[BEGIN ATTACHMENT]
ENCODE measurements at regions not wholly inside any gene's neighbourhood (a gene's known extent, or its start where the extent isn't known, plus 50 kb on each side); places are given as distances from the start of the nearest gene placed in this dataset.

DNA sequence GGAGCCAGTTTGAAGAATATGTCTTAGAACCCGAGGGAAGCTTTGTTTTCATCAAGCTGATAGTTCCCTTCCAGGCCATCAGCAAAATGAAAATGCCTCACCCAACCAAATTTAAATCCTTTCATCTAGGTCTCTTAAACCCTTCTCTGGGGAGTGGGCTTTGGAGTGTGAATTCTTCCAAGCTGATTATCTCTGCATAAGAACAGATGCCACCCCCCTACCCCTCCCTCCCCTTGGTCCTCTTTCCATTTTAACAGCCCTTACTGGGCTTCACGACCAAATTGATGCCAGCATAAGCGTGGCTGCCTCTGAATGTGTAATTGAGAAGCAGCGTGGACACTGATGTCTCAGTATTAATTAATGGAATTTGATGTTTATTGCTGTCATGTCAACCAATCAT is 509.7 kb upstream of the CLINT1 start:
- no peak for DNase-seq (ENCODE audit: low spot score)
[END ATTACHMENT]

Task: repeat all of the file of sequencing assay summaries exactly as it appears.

ENCODE measurements at regions not wholly inside any gene's neighbourhood (a gene's known extent, or its start where the extent isn't known, plus 50 kb on each side); places are given as distances from the start of the nearest gene placed in this dataset.

DNA sequence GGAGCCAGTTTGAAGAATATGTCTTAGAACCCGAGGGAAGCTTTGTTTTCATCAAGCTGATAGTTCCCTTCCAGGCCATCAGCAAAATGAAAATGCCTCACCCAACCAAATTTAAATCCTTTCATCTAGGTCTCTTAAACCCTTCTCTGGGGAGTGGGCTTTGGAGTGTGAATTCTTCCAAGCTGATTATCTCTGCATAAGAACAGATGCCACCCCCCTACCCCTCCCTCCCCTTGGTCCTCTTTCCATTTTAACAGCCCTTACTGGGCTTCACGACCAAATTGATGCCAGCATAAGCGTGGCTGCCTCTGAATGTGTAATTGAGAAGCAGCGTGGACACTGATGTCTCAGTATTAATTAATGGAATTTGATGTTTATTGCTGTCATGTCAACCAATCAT is 509.7 kb upstream of the CLINT1 start:
- no peak for DNase-seq (ENCODE audit: low spot score)